Kuomintang legislators hold mixed opinions about holding the next legislative and presidential elections simultaneously in 2016, a ruling party leader said yesterday.
KMT legislative caucus leader Fei Hung-tai said a survey recently conducted by the party showed that the number of its legislators supporting a proposal to merge the elections was similar to that of the opposing side.
Fei, who heads the KMT's Central Policy Committee, which oversees the party's lawmakers, did not go into details about the reasons given by both sides.
But he said the survey was meant to be a reference and it does not represent the KMT's final stance on the issue.
The Central Election Commission (CEC) is mulling merging the two elections, which will otherwise be separated by two months. The legislative election is supposed to be held in January 2016 and the presidential poll two months later.
Holding the elections at the same time would save a lot of resources, but many legislators are assessing political gains and risks.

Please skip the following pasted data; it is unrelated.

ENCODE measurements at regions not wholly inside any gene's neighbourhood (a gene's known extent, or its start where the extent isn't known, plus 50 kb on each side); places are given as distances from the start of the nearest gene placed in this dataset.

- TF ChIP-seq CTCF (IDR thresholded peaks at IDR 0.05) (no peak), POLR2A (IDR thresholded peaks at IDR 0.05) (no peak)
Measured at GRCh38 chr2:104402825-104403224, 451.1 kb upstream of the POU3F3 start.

Some KMT legislators are worried that a weak presidential candidate from the ruling party could undermine their chances of being re-elected to the Legislature, particularly at a time when support for the party is dwindling.
The United Evening News cited some unnamed KMT legislators as threatening to topple the Cabinet to advance the legislative election if the CEC decides to merge the two races.
KMT Legislator Liao Cheng-chin said a party's overall campaign could benefit from merged elections if its presidential candidate is a strong one, such as Tsai Ing-wen, chairwoman of the Democratic Progressive Party.
But for the KMT, it is still uncertain who will represent it in the presidential election, making it difficult to decide whether it will be better off in merged elections, said Liao.
He added that re-election-seeking KMT legislators had better rely on themselves rather than rely on the party's presidential hopeful.
KMT Legislator Lin Kuo-cheng agreed that it would be more efficient running both elections at the same time, but consideration must be given to a scenario where the incumbent president would become a "caretaker" earlier than he should.
Taiwan is set to see a new president in 2016, as President Ma Ying-jeou will step down after completing two terms of four years each.
If the presidential poll takes place in January 2016, there will be a four-month "vacuum" until the new president is sworn in in May, Lin said.
But KMT Legislator Lin Teh-fu said discussions of merging the elections should ignore the worries about the strengths of the presidential candidate.